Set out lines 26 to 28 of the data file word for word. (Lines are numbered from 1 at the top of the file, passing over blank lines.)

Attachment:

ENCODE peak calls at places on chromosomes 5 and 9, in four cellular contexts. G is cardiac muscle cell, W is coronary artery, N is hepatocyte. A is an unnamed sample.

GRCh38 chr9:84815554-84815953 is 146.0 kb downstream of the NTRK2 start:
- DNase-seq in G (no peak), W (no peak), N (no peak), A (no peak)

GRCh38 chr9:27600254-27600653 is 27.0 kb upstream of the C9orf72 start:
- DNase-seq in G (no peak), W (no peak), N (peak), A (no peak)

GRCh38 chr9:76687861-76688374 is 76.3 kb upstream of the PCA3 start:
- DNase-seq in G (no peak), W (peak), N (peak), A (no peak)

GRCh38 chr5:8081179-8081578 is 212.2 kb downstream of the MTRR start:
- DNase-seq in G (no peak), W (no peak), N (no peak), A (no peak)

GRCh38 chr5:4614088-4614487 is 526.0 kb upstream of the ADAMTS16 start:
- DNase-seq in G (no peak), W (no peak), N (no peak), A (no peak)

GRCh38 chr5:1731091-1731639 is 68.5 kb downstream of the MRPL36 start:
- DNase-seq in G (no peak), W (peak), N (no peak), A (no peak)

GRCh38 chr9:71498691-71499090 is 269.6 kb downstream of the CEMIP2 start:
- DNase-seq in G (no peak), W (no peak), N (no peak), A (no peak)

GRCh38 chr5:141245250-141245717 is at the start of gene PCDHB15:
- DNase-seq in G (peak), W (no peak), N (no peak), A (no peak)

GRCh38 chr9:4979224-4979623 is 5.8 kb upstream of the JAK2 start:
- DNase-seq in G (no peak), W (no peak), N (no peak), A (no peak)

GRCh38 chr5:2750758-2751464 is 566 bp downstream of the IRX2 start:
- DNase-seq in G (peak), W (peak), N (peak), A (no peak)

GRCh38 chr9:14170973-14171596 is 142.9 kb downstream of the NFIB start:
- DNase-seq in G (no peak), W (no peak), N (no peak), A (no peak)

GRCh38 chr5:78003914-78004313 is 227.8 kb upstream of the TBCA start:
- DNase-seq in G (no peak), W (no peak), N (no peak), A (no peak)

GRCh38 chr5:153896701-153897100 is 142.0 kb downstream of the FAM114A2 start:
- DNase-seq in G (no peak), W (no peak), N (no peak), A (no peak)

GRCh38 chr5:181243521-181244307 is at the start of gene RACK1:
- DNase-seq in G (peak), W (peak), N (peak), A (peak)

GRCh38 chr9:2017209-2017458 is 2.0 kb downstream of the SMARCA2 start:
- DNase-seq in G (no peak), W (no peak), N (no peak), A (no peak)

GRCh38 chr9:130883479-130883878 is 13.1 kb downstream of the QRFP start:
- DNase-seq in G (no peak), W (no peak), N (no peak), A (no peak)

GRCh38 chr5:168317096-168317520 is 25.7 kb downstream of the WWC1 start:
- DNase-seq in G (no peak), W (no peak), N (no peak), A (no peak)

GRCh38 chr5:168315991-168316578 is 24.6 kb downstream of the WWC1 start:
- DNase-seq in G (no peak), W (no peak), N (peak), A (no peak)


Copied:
GRCh38 chr5:153896701-153897100 is 142.0 kb downstream of the FAM114A2 start:
- DNase-seq in G (no peak), W (no peak), N (no peak), A (no peak)

GRCh38 chr5:181243521-181244307 is at the start of gene RACK1: